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David Ortiz had a whale of a final season with the Red Sox. It was so good that he was asked, many, many times, if he was thinking of reversing his retirement decision and coming back for 2017. Ortiz always said no, he was still retiring, occasionally making mention of his aching feet and the physical grind his 40-year-old body was undergoing.

We now know just how much of a grind it was. Indeed, it was extreme. We know this because Dan Dyrek, the Red Sox’ coordinator of sports medicine services, tells it to Rob Bradford of WEEI. Dyrek says that the injuries to Ortiz’s feet, which were often referred to as achilles tendon problems, were way, way more complicated than that, affecting every muscle, bone and tendon in his feet in chain reaction fashion. Dyrek:

“He was essentially playing on stumps. Instead of having this nice, flexible, foot, ankle, calf mechanism to act as a shock absorber, he was playing on stumps. And you can do that for only so long. He was in warrior mode trying to play through this. Once we diagnosed him and saw what was going on and started explaining things to him, there was actually a sense of relief because now he had an explanation of what he was in such excruciating pain.”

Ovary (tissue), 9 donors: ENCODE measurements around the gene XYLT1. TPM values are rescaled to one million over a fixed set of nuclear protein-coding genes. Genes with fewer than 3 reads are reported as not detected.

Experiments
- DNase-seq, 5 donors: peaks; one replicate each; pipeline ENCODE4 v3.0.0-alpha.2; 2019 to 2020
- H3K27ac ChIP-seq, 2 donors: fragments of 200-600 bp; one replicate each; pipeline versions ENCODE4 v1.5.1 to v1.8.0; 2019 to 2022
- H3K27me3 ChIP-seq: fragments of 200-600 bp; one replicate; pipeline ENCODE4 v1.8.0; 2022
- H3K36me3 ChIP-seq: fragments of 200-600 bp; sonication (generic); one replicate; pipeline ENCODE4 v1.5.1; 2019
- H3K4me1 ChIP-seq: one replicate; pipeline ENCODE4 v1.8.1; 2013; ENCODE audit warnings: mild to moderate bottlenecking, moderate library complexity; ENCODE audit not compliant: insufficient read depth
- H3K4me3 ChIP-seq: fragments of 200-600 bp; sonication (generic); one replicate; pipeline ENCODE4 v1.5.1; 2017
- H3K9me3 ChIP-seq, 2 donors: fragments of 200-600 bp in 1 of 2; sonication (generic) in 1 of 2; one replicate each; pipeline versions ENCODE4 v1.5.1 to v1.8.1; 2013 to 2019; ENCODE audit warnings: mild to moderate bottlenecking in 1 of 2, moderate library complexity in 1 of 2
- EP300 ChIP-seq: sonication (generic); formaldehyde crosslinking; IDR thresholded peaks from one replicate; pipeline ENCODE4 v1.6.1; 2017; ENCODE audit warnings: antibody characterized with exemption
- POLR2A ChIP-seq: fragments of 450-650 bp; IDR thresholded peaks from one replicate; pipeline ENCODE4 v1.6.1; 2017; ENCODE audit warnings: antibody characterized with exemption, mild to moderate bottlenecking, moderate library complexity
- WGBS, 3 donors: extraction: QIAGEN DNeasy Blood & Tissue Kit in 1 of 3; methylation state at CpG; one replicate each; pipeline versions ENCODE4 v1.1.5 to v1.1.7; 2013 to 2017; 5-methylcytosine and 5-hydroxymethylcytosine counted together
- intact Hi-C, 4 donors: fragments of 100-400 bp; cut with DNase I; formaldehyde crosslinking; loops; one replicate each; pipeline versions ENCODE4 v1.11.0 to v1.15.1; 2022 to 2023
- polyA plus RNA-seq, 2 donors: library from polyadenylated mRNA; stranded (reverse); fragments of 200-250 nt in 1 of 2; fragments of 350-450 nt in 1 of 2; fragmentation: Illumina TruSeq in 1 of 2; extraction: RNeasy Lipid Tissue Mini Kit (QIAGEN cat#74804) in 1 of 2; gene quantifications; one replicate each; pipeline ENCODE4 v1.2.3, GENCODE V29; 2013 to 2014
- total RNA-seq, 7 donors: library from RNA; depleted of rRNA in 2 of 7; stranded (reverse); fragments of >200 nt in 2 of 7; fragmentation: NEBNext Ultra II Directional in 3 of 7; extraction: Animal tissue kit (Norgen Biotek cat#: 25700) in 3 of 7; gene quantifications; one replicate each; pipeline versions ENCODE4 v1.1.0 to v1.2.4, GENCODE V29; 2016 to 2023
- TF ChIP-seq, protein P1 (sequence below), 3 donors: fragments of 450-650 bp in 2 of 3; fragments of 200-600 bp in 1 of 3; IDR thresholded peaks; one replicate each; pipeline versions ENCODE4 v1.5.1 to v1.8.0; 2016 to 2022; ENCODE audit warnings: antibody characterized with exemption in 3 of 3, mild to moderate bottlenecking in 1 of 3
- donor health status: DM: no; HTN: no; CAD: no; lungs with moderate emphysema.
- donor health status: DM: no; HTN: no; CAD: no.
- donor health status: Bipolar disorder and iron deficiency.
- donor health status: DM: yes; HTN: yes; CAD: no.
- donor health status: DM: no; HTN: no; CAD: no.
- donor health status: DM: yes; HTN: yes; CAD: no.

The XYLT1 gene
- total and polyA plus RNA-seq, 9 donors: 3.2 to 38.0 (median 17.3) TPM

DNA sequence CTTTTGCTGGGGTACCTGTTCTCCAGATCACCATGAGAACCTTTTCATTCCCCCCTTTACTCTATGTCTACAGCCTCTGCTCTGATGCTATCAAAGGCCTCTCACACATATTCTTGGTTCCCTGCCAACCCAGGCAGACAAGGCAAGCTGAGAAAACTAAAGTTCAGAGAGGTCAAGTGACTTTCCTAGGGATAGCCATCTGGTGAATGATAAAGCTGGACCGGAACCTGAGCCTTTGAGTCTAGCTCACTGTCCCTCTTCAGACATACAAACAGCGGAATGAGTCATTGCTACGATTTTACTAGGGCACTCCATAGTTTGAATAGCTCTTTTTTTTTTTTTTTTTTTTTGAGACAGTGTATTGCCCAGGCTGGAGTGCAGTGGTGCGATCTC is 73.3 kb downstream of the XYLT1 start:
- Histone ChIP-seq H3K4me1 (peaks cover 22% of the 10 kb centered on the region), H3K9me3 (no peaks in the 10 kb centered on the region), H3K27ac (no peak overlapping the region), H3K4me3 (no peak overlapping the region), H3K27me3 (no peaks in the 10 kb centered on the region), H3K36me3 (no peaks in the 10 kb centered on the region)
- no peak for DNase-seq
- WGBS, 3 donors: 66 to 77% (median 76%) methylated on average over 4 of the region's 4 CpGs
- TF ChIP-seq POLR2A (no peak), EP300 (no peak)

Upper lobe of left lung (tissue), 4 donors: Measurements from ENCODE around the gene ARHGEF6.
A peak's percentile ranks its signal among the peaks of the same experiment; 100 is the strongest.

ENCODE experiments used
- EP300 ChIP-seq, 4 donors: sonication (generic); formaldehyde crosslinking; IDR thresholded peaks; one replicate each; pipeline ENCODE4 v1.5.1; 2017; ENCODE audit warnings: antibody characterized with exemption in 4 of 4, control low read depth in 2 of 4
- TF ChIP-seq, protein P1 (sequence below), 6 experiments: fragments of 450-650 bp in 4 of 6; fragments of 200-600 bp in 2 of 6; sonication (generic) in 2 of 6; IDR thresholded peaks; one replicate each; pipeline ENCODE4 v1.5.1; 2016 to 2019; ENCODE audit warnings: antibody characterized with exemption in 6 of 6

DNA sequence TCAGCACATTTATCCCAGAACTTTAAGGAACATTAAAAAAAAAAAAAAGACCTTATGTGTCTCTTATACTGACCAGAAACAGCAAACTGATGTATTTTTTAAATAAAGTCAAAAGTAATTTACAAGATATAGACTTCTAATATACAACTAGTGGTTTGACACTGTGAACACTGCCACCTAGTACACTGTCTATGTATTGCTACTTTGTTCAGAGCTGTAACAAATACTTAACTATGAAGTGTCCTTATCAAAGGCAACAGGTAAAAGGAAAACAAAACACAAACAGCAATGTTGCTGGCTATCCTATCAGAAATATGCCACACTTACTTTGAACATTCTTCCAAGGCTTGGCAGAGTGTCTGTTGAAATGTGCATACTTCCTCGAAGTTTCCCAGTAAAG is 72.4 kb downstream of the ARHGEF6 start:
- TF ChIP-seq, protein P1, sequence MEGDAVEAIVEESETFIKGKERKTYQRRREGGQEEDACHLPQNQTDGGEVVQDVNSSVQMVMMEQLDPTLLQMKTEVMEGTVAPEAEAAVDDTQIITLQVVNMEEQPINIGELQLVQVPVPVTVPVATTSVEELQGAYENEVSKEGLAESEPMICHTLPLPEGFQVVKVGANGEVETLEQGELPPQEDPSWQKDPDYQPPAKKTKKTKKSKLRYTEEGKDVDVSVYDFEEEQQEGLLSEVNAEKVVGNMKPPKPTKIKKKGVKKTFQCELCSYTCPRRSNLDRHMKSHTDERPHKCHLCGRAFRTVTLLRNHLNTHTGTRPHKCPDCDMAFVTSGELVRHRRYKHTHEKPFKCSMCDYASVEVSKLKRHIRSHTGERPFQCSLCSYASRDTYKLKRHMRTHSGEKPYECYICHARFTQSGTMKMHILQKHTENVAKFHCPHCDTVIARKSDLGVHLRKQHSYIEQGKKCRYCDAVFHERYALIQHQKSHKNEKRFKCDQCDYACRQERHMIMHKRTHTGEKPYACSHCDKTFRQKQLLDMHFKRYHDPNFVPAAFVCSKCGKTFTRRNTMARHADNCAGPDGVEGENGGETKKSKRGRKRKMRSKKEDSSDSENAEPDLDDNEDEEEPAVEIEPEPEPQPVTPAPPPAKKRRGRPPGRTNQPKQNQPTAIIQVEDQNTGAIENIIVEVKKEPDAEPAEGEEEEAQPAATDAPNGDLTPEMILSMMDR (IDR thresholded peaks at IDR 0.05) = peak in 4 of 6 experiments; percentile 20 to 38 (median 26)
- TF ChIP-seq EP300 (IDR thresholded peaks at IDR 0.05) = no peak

That Ortiz was able to even walk through what Dyrek describes is pretty amazing. That he was able to put up a near-MVP season with all of that pain is incredible.

Charlie Sheen would like to throw out the first pitch at a World Series game

NEW YORK, NY - JUNE 21:  Actor Charlie Sheen attends Meghan Trainor's performance on NBC's "Today" at Rockefeller Plaza on June 21, 2016 in New York City.  (Photo by Mike Coppola/Getty Images)
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For all of the ups and downs of his personal and professional life, Charlie Sheen is and always has been a passionate baseball fan. Sheen once bought out an entire section of bleachers for an Angels game so he could catch a home run ball (he didn’t catch a home run ball). He starred in “Eight Men Out” and, more notably, “Major League.” That latter film earned him the love and admiration of Indians fans which lasts to this day.

Indeed, the love continues to be so great that, right after the Indians clinched the American League pennant, they began lobbying for Sheen to throw out the first pitch of a World Series game in Cleveland.  Yesterday afternoon Sheen took to Twitter, posted a pic of his baseball alter ego, and said that, if called upon, he would serve:

While it’s a big broad comedy, the scene in “Major League” in which Sheen comes out of the bullpen to “Wild Thing” blaring and the fans going nuts is legitimately chill-inducing. The fans at Progressive Field are already going to be amped up for the World Series as it is, but imagine how nuts the place would be if they recreated that scene.

Do it, Indians!

UPDATE: Wait, on reflection, don’t do it, Indians. Sheen is sort of a Trumpian figure in that his high profile craziness often causes us to momentarily forget his legitimate badness. We don’t need a guy like that tossing out the first pitch at the World Series.